(Note - I have to get Greece done before I can get back to blogging about daily stuff, but Christmas was lovely.)
It was a late night for us. Lights out at about 10.30. We flipped the TV for a bit and read. Got up about 8.00 am in the dark. The room gets no sunlight. Got re-acquainted with the footwork of the half-tub for shower. Noticed many more bites from Milos. The mozzies will miss us for dinner. At breakfast we will work out today's mission(s).
Our room, 105, does get natural light but a lot is blocked by the big wall. And it does not get light until quite late - we can't rely on the sun to get us up early.
I thought it useful to compare hotel amenities:
The Adrian HAS: face washers, shower hat, electric kettle and tea/coffee, freshly squeezed orange juice (squeezed by a person and brought to the table.) It HAS NO tissues.
The Portiani HAS: tissues, mozzie zapper, pizza for breakfast, the charming and ebullient Danae, a pull bell for emergencies (!) in the shower. It HAS NO face washers, shower hat, electric kettle or coffee.
The Jason Prime HAS: a proper shower, tissues, but HAS NO spare blanket, mini fridge, or electric kettle.
Plan for today: The Numismatic Museum. The Cycladic Museum (again, but there is an exhibition of El Greco's paintings). Perhaps the Benaki, especially the costume and textiles part of the exhibition. Much planning of our day is now in progress.
And the day DID progress. 16,448 steps, or 12.33 kms, or 616 calories, we are sitting back in Room 105. Creakers! We walked up Ermou to Syntagma (very close) and looked at shops. We went to the Numismatic Museum. Glorious location. The mosaic floors and the frescoed ceilings and the painted walls would be enough to go visit, but the coin collection was fascinating. Hoards of coins tumbling from their original containers. Big and little, portraits and owls and wheels and buildings and gods, and geese and turtles and tortoises and bulls. You name it. What a trove.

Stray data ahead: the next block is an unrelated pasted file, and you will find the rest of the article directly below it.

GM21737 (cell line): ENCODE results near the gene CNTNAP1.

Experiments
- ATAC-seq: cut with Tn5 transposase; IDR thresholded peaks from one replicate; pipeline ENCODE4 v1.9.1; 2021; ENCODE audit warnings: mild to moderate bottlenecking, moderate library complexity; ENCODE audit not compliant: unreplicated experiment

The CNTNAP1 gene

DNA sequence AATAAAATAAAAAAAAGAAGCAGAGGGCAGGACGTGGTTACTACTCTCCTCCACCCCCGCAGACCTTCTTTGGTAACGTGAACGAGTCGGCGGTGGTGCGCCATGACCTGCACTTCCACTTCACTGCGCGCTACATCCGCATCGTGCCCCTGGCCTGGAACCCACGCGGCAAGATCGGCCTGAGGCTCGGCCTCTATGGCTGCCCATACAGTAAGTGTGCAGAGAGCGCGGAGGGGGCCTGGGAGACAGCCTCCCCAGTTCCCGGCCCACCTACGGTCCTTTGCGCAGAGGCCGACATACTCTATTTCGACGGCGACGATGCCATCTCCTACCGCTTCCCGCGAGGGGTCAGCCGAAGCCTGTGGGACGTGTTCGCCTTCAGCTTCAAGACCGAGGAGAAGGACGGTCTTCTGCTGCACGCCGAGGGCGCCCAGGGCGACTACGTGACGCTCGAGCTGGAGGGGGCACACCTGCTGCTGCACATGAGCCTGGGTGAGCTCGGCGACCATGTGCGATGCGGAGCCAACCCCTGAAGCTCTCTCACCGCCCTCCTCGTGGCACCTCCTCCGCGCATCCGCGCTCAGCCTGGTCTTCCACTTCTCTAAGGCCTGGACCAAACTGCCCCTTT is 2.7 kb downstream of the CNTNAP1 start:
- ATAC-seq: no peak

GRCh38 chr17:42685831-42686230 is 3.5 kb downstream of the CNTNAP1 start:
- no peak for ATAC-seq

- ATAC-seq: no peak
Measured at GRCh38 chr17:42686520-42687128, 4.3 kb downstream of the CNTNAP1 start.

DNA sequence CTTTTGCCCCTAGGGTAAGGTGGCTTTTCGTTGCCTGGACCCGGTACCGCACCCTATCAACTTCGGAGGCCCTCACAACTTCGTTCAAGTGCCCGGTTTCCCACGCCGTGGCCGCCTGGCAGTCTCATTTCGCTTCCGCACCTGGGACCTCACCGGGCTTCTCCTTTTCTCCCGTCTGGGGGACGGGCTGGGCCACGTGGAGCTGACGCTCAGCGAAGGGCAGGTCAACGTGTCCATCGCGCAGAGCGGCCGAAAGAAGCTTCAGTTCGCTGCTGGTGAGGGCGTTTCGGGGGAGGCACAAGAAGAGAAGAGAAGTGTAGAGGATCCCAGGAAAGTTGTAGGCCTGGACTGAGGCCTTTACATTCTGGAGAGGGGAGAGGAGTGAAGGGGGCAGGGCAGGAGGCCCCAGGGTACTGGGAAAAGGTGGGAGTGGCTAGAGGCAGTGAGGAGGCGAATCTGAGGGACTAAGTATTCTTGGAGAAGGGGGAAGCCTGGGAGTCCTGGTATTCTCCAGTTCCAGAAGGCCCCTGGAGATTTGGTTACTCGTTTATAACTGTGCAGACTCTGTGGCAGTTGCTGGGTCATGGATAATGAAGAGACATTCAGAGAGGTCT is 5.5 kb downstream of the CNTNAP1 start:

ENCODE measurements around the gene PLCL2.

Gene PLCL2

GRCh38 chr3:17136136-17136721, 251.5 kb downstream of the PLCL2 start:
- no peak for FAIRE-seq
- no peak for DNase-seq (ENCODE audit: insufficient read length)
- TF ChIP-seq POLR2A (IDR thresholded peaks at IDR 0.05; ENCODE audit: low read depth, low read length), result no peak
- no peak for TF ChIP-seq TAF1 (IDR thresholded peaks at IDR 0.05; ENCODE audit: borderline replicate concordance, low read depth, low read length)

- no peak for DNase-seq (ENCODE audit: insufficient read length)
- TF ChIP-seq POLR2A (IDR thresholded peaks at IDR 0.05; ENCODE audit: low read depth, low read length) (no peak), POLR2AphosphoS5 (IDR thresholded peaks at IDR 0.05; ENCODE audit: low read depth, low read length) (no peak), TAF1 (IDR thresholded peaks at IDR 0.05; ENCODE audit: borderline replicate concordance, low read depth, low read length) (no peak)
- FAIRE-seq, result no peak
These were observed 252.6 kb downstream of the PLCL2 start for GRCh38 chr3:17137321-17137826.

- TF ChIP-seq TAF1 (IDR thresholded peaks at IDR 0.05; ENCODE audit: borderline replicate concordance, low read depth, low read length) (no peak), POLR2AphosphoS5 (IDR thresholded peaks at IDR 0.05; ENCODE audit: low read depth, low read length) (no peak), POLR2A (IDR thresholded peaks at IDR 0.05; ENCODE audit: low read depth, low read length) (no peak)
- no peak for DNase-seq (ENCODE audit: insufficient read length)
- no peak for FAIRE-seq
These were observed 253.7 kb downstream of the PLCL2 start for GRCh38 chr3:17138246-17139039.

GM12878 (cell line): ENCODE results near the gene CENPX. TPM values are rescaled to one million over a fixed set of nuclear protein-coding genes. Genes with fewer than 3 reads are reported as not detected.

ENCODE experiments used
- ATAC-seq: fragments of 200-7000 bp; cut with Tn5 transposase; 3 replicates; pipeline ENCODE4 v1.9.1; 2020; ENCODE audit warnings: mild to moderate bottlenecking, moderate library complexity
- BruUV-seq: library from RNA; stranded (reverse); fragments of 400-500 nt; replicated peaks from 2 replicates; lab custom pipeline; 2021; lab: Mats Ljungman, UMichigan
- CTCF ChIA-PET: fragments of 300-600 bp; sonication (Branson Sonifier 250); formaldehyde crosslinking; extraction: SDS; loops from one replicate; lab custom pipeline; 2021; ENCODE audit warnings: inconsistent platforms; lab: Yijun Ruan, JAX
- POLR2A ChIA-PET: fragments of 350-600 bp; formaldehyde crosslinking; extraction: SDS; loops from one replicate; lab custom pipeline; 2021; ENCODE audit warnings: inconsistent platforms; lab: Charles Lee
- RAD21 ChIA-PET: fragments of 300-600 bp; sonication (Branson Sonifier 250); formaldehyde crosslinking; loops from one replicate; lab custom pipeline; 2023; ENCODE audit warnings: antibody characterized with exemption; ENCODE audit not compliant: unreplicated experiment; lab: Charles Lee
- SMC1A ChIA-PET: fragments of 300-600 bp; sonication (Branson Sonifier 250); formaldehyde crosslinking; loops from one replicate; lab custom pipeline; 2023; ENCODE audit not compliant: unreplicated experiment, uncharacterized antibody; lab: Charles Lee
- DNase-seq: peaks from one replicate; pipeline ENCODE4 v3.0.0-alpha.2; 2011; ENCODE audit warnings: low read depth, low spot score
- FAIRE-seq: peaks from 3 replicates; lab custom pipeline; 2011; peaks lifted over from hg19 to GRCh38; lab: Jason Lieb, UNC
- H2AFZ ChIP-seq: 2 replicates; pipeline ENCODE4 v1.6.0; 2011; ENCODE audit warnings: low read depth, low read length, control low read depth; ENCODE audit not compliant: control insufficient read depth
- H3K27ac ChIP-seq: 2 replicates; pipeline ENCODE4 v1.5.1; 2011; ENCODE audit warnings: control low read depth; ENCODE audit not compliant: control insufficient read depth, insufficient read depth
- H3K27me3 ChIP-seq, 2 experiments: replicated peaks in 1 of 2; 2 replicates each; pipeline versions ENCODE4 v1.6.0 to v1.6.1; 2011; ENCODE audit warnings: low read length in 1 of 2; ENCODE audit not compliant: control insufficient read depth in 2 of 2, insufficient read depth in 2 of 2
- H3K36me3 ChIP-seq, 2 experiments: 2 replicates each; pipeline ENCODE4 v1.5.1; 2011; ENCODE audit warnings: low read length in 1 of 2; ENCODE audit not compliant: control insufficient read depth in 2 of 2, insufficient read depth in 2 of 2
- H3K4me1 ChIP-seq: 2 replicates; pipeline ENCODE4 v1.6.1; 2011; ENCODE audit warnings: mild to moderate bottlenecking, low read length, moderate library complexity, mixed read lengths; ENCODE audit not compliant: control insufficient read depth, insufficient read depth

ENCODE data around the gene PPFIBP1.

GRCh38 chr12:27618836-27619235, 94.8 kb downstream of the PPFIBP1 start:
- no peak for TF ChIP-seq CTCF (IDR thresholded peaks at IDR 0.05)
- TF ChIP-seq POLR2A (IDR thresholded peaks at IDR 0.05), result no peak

There was an interesting WC setup - a common hand washing area with alternate mens and womens cubicles. We have not, I think, mentioned here the proscription about putting ANY paper down the toilet. There are large and definite signs in most places, including the hotels. We read about this in the guidebooks. Apparently the pipes are very small and any piece of paper larger than a postage stamp clogs the system. Yes, this includes toilet paper. There are small bins provided. We adjusted.
After the Numismatic Museum we walked to the Benaki Museum. Talk about treasure troves!!! The usual stuff (how quickly one becomes blasé) like neolithic pottery, some cycladic figures, etc etc, but for me the highlight was the extensive collection of costumes and embroidery. I thoroughly enjoyed goggling and gawking. I must look up the Dodecanese raised stitch. The costumes were glorious. There were husband chairs there which I have not seen elsewhere. Where are the wife chairs when they are needed?? We had lunch on the rooftop outside, with colourful bougainevillea kept in check. Could see the Acropolis, and overlooked the National Gardens. We bought up stuff at the excellent shop. Gift cards, a shawl for Julie's birthday, a book on embroidery for me, a tie for Michael. A better than average museum shop. Oh yes, the meal we had was very good. Small vine leaves - cone shaped - with a meat and rice filling. Yoghurt on the side. Most excellent. A good cup of coffee to finish, Greek for M, cappuccino for me.